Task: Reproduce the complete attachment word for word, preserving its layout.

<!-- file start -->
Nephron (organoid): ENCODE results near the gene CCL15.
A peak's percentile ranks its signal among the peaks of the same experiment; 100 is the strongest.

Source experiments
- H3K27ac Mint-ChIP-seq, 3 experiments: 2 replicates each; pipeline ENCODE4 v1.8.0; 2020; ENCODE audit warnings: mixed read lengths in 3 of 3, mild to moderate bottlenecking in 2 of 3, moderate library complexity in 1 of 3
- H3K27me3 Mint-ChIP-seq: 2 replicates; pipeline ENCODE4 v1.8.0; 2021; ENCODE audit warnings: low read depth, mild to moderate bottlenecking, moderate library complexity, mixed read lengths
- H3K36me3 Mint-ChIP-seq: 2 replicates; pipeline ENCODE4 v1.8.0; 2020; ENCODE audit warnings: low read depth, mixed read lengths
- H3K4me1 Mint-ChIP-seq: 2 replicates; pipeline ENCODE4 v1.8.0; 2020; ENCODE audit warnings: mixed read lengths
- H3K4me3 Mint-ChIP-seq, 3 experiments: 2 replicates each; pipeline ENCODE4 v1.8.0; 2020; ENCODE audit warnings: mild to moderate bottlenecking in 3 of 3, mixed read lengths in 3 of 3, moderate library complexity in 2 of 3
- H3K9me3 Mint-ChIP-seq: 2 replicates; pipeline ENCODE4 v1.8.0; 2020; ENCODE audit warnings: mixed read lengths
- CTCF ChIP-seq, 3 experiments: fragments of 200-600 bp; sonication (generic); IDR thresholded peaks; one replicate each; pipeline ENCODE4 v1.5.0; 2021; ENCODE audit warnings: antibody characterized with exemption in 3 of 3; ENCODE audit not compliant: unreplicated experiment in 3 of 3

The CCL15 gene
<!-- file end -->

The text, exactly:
Nephron (organoid): ENCODE results near the gene CCL15.
A peak's percentile ranks its signal among the peaks of the same experiment; 100 is the strongest.

Source experiments
- H3K27ac Mint-ChIP-seq, 3 experiments: 2 replicates each; pipeline ENCODE4 v1.8.0; 2020; ENCODE audit warnings: mixed read lengths in 3 of 3, mild to moderate bottlenecking in 2 of 3, moderate library complexity in 1 of 3
- H3K27me3 Mint-ChIP-seq: 2 replicates; pipeline ENCODE4 v1.8.0; 2021; ENCODE audit warnings: low read depth, mild to moderate bottlenecking, moderate library complexity, mixed read lengths
- H3K36me3 Mint-ChIP-seq: 2 replicates; pipeline ENCODE4 v1.8.0; 2020; ENCODE audit warnings: low read depth, mixed read lengths
- H3K4me1 Mint-ChIP-seq: 2 replicates; pipeline ENCODE4 v1.8.0; 2020; ENCODE audit warnings: mixed read lengths
- H3K4me3 Mint-ChIP-seq, 3 experiments: 2 replicates each; pipeline ENCODE4 v1.8.0; 2020; ENCODE audit warnings: mild to moderate bottlenecking in 3 of 3, mixed read lengths in 3 of 3, moderate library complexity in 2 of 3
- H3K9me3 Mint-ChIP-seq: 2 replicates; pipeline ENCODE4 v1.8.0; 2020; ENCODE audit warnings: mixed read lengths
- CTCF ChIP-seq, 3 experiments: fragments of 200-600 bp; sonication (generic); IDR thresholded peaks; one replicate each; pipeline ENCODE4 v1.5.0; 2021; ENCODE audit warnings: antibody characterized with exemption in 3 of 3; ENCODE audit not compliant: unreplicated experiment in 3 of 3

The CCL15 gene